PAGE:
Yamaha introduced its Road Star line of motorcycles in 1999. Back then, the Road Star had a 1602 cc V-twin engine and a seat that was 28 inches high. It was the first motorcycle to have a belt drive in its line. Fast forward to 2008 when the Road Star has a 1672 cc engine, still an air-cooled V-twin, and a seat that was 27,9 inches high, making it a more comfortable ride for shorter drivers. The Japanese manufacturer offered four Road Star models in 2008: the Road Star Base, Road Star S, Silverado, and Silverado S. All the motorcycles have the same classic look; the Silverado frame is based on the basic Road Star. The engines are the same, though the Silverado has a bigger gas tank, 5.3 gallons compared to 4.7 gallons for the basic two. All models have lots of chrome. The main difference is in the standard features, such as a windshield, full-sized floorboards, and saddlebags, offered on the Silverados. These are options on the basic Road Stars. Electronic fuel injection was offered on all Road Stars models for the first time in 2008. Colors in 2008 for the Road Star Base were two-tone blue color combination and white.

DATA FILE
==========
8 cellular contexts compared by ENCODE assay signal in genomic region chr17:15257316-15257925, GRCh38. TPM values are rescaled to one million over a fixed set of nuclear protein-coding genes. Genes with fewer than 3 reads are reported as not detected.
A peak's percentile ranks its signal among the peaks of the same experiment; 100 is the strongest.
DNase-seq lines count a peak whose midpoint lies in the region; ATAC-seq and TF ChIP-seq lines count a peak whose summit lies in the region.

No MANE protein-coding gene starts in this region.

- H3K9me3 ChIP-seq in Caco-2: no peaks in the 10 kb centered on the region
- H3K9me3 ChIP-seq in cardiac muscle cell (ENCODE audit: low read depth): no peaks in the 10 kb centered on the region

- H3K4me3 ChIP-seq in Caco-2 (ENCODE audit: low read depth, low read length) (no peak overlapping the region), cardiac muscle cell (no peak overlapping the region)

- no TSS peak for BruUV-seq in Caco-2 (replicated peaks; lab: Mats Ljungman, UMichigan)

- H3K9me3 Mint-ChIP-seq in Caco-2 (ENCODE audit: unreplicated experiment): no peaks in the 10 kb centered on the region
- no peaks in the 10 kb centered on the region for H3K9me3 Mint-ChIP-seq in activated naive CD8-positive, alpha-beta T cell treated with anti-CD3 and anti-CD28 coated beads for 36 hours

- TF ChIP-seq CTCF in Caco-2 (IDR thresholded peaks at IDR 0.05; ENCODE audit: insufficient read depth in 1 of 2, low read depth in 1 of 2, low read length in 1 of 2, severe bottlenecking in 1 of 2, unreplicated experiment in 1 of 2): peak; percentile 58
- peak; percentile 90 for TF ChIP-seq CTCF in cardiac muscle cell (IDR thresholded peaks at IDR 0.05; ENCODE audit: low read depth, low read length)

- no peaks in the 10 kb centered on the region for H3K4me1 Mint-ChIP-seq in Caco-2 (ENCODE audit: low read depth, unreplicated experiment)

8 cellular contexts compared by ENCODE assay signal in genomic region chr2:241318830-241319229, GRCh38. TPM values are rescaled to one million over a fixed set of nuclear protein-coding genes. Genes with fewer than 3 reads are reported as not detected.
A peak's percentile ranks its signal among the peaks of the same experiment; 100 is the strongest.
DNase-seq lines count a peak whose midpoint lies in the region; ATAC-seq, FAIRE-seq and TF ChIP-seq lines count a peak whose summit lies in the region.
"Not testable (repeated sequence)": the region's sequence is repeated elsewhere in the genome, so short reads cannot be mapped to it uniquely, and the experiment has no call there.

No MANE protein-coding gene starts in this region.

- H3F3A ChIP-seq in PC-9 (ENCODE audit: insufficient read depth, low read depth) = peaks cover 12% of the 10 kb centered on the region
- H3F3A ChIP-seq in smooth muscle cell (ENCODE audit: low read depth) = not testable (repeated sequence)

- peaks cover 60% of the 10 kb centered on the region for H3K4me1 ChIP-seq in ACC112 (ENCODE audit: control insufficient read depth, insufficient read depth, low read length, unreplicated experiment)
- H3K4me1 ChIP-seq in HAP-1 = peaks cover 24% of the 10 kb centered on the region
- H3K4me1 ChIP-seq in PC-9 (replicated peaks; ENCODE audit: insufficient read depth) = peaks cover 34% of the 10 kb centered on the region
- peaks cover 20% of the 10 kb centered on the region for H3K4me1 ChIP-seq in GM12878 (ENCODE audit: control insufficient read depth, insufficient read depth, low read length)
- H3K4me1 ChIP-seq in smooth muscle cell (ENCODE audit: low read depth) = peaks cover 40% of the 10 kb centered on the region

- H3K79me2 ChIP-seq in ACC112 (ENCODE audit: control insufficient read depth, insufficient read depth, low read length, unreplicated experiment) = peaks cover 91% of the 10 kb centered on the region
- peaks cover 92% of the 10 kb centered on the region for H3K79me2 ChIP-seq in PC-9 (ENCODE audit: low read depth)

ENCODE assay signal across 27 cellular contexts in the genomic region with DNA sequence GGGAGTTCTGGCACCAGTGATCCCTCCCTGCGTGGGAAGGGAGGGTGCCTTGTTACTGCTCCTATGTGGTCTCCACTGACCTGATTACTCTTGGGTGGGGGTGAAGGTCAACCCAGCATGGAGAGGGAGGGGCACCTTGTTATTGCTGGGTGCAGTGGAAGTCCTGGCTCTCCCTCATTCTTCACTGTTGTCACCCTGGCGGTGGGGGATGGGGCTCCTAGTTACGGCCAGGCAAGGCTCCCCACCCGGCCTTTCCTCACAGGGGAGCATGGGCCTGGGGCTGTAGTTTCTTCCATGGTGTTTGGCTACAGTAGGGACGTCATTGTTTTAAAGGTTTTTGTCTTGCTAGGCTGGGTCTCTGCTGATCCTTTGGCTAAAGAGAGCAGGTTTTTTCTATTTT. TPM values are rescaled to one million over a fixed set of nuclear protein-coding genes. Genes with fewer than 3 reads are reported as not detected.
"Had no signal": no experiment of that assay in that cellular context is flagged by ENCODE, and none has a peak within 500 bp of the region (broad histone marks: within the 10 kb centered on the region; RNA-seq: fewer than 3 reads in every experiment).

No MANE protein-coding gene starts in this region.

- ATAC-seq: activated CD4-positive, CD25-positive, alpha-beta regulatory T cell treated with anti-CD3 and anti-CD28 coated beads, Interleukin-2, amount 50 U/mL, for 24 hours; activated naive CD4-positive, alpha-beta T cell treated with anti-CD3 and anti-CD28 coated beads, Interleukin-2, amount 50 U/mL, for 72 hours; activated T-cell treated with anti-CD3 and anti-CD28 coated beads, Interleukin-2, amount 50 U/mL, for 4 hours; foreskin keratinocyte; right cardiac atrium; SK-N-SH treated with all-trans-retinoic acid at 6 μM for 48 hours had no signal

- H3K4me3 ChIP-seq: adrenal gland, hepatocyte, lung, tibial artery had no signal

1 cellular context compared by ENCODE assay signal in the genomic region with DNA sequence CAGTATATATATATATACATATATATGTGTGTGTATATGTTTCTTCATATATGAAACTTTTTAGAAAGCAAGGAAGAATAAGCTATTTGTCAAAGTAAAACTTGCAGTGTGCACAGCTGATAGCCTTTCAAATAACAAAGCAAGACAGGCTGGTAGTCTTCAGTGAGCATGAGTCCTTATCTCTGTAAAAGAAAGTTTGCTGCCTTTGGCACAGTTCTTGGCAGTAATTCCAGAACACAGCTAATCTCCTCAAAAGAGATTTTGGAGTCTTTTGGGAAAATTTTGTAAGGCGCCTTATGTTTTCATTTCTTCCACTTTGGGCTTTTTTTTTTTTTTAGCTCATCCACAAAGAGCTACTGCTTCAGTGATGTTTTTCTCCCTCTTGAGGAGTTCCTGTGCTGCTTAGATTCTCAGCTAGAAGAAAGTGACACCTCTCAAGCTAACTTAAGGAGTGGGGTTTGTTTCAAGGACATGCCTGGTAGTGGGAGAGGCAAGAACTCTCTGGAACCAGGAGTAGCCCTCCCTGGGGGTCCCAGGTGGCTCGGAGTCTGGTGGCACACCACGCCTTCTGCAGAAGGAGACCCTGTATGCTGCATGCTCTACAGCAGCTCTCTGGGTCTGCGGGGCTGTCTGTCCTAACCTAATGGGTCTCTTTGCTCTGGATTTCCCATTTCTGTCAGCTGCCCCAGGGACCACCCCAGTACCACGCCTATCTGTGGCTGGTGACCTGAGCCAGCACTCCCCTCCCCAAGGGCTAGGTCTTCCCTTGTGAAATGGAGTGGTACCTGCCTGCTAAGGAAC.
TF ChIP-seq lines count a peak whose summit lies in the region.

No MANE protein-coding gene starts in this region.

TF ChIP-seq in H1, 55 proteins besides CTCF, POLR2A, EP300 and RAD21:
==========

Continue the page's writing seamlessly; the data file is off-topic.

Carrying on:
Motorcycle reviewers give the Road Stars good ratings for driver and passenger comfort and reliability. Cycle World does note the Road Stars are not as fast as their competitors, which include Suzuki and Kawasaki, with the same size engine. However, by way of trade-off, they note the Road Stars cost a lot less than their competitors. Owners also like the stylish classic low-line looks of the Road Stars that make them look smaller than they are. Instrumentation includes an ultra-thin speedometer that is mounted to the fuel tank, as well as an odometer, clock, dual trip meters, fuel gauge, and engine diagnostic lights.